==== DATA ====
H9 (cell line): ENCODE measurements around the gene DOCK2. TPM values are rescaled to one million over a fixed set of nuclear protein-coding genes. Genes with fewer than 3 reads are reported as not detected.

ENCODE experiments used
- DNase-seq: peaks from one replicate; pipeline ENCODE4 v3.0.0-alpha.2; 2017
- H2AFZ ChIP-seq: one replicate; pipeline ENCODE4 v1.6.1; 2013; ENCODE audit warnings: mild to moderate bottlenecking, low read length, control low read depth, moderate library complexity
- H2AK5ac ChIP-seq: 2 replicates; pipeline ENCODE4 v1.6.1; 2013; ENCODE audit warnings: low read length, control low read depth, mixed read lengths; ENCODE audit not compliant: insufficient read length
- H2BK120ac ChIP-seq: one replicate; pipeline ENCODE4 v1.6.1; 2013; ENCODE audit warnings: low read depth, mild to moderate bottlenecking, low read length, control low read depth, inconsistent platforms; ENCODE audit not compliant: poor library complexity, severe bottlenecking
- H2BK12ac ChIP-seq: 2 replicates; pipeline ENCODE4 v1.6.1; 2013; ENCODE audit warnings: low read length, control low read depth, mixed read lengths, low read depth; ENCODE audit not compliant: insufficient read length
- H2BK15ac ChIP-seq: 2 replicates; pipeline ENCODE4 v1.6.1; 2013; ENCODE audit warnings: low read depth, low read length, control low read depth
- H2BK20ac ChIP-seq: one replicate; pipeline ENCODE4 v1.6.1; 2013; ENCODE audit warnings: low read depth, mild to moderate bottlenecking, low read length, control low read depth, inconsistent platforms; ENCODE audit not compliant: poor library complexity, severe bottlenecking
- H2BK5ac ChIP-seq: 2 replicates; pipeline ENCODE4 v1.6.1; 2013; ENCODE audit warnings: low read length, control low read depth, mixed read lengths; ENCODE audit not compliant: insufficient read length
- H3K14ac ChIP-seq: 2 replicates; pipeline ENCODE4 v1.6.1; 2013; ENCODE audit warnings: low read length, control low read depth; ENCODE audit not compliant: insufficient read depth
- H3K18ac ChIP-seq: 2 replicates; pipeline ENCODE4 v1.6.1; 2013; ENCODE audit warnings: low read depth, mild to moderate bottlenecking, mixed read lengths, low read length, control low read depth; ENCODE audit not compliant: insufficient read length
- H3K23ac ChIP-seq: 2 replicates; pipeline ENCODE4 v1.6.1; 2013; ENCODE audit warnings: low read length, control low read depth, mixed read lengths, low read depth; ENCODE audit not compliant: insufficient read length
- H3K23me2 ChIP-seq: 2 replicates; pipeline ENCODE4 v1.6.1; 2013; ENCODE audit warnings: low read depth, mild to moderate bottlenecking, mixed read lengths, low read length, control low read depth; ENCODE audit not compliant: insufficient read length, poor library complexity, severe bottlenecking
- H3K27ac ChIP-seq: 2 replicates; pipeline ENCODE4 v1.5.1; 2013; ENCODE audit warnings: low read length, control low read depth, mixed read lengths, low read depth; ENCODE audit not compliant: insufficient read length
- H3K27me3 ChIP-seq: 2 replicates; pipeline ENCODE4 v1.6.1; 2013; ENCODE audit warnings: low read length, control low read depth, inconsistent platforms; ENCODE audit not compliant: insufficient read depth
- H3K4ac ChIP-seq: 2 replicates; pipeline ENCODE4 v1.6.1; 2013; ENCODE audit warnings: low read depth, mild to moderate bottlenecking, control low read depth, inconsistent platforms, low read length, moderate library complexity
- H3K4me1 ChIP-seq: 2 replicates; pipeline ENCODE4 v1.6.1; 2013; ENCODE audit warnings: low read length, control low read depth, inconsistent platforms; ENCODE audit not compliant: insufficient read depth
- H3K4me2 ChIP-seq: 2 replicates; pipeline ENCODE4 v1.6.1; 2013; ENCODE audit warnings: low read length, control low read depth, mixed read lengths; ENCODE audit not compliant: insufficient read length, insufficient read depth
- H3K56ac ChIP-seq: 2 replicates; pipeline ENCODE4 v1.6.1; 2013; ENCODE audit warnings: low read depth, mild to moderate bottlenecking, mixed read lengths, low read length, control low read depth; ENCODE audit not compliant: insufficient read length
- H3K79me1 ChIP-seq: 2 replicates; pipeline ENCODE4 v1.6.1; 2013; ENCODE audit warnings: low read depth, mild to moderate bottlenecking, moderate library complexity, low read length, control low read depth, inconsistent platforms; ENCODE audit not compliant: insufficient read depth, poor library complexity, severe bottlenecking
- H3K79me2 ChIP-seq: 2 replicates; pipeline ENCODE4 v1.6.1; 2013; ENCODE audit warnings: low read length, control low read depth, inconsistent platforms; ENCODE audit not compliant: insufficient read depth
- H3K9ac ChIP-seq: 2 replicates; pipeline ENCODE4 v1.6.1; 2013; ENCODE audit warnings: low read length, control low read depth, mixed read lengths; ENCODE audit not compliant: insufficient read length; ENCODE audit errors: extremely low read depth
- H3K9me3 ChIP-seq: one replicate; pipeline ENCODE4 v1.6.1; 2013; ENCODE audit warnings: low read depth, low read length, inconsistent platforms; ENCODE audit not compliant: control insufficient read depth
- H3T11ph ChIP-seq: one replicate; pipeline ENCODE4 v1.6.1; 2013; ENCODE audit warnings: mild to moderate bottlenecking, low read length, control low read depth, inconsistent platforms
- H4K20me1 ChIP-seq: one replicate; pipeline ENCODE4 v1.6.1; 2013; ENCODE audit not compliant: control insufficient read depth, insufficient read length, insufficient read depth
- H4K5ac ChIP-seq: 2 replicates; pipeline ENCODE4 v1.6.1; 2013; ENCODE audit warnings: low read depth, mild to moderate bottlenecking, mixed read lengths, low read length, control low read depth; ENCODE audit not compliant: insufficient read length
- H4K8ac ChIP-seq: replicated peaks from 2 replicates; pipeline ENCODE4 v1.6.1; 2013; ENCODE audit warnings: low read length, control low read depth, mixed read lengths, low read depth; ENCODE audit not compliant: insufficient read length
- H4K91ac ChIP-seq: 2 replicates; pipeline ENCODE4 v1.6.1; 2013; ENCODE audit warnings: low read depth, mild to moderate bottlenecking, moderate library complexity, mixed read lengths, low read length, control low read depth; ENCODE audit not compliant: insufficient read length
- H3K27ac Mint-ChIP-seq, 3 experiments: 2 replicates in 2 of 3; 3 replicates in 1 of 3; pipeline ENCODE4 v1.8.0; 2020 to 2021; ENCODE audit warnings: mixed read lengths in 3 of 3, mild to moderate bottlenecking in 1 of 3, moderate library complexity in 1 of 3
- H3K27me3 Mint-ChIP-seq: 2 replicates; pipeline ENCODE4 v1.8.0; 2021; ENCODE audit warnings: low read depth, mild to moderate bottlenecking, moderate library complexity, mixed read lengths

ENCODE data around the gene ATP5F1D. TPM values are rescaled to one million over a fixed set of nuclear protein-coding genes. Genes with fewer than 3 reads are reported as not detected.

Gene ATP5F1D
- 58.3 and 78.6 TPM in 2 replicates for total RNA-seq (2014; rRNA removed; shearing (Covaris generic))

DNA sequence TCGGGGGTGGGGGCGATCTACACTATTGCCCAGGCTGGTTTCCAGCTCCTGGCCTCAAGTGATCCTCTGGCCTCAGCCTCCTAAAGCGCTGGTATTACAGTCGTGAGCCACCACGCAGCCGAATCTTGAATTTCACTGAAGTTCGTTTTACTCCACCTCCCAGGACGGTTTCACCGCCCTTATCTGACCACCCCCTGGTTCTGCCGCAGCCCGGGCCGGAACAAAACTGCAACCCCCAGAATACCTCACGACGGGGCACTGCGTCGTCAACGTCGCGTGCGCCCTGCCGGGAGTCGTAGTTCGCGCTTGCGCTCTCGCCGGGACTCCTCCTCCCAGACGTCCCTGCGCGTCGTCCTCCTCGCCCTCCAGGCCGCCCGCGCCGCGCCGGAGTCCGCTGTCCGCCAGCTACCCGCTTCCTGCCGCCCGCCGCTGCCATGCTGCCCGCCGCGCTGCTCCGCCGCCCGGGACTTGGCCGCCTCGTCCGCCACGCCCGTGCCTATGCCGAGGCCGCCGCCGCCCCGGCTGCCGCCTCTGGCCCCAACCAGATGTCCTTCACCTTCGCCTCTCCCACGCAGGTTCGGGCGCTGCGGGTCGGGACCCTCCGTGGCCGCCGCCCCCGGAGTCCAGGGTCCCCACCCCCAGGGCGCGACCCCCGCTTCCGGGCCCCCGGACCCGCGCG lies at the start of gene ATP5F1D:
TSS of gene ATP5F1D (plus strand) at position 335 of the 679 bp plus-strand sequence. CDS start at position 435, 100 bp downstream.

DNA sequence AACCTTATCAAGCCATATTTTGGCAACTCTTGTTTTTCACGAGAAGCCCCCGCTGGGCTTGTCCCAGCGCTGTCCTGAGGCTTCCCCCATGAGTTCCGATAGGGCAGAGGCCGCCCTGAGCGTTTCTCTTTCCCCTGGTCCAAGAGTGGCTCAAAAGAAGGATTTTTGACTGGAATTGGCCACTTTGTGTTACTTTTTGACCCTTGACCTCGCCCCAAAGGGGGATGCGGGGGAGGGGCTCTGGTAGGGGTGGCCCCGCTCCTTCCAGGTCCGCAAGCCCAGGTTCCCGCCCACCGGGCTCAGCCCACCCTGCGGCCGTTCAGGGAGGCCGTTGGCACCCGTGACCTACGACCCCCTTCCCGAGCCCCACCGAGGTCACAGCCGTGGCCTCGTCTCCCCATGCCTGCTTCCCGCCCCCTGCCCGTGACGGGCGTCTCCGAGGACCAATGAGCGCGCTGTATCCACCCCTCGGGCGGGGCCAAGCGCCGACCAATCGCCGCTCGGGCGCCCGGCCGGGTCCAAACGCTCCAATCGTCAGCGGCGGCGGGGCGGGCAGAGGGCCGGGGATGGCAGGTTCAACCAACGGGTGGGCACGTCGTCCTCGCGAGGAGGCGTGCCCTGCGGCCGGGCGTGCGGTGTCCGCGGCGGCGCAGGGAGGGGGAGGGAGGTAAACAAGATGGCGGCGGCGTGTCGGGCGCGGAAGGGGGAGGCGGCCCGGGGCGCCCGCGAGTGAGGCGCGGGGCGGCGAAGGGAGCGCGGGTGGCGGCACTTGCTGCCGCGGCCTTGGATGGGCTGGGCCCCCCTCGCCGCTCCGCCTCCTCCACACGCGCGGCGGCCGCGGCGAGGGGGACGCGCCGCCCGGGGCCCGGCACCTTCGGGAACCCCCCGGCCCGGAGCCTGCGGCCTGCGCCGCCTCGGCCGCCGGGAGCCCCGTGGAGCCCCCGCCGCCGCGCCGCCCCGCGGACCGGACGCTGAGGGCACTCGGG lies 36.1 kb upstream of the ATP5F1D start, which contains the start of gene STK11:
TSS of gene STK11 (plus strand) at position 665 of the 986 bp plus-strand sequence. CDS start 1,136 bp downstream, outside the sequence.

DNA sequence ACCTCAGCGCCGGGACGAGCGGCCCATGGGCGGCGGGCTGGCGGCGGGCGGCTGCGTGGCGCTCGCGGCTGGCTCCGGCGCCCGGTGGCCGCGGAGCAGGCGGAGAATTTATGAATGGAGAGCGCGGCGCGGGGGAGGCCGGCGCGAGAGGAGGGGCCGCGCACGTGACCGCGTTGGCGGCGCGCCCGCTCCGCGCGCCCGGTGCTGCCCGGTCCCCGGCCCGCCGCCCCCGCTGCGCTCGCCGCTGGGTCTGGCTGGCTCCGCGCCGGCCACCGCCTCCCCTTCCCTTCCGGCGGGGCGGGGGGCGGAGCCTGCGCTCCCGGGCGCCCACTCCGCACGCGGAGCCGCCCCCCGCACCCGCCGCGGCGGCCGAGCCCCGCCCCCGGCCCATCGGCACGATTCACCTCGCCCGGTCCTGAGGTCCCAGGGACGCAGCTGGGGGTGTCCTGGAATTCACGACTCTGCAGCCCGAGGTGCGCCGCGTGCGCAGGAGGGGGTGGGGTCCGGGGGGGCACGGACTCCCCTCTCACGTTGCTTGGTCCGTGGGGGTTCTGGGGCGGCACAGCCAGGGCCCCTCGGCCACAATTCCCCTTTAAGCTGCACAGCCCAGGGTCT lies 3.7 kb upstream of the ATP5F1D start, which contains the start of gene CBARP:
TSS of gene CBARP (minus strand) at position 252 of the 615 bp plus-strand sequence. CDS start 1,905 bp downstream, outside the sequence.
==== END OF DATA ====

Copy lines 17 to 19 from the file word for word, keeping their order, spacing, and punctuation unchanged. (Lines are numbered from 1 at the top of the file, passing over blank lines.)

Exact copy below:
- H3K4ac ChIP-seq: 2 replicates; pipeline ENCODE4 v1.6.1; 2013; ENCODE audit warnings: low read depth, mild to moderate bottlenecking, control low read depth, inconsistent platforms, low read length, moderate library complexity
- H3K4me1 ChIP-seq: 2 replicates; pipeline ENCODE4 v1.6.1; 2013; ENCODE audit warnings: low read length, control low read depth, inconsistent platforms; ENCODE audit not compliant: insufficient read depth
- H3K4me2 ChIP-seq: 2 replicates; pipeline ENCODE4 v1.6.1; 2013; ENCODE audit warnings: low read length, control low read depth, mixed read lengths; ENCODE audit not compliant: insufficient read length, insufficient read depth